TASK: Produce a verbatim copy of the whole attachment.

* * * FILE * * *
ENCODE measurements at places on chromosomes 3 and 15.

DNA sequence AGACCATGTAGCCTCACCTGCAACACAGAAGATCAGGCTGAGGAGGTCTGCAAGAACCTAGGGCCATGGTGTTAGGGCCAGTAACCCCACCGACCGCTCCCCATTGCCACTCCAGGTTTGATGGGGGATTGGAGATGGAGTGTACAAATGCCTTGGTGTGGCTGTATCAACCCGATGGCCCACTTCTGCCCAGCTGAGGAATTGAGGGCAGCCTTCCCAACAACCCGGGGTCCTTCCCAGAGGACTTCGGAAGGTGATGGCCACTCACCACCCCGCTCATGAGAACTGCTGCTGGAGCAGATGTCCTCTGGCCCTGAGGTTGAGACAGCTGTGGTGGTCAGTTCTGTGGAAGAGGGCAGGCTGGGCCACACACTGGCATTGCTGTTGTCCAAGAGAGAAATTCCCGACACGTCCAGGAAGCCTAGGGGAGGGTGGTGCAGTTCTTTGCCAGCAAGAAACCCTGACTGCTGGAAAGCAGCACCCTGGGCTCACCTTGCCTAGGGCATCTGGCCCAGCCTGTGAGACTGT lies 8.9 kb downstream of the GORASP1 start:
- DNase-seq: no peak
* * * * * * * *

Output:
ENCODE measurements at places on chromosomes 3 and 15.

DNA sequence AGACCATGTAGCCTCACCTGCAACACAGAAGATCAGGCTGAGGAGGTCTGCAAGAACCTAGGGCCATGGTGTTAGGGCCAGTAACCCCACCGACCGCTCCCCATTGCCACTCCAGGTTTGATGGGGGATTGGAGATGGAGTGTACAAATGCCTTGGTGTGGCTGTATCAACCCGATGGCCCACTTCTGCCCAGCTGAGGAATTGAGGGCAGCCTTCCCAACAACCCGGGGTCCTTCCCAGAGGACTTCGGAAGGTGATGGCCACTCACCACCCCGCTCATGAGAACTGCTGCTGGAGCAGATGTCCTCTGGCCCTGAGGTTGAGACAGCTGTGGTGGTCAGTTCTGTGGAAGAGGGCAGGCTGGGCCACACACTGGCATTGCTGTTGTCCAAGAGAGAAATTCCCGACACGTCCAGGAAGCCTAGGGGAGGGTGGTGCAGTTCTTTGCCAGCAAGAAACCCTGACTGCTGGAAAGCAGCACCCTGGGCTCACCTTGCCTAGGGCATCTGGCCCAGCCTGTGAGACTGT lies 8.9 kb downstream of the GORASP1 start:
- DNase-seq: no peak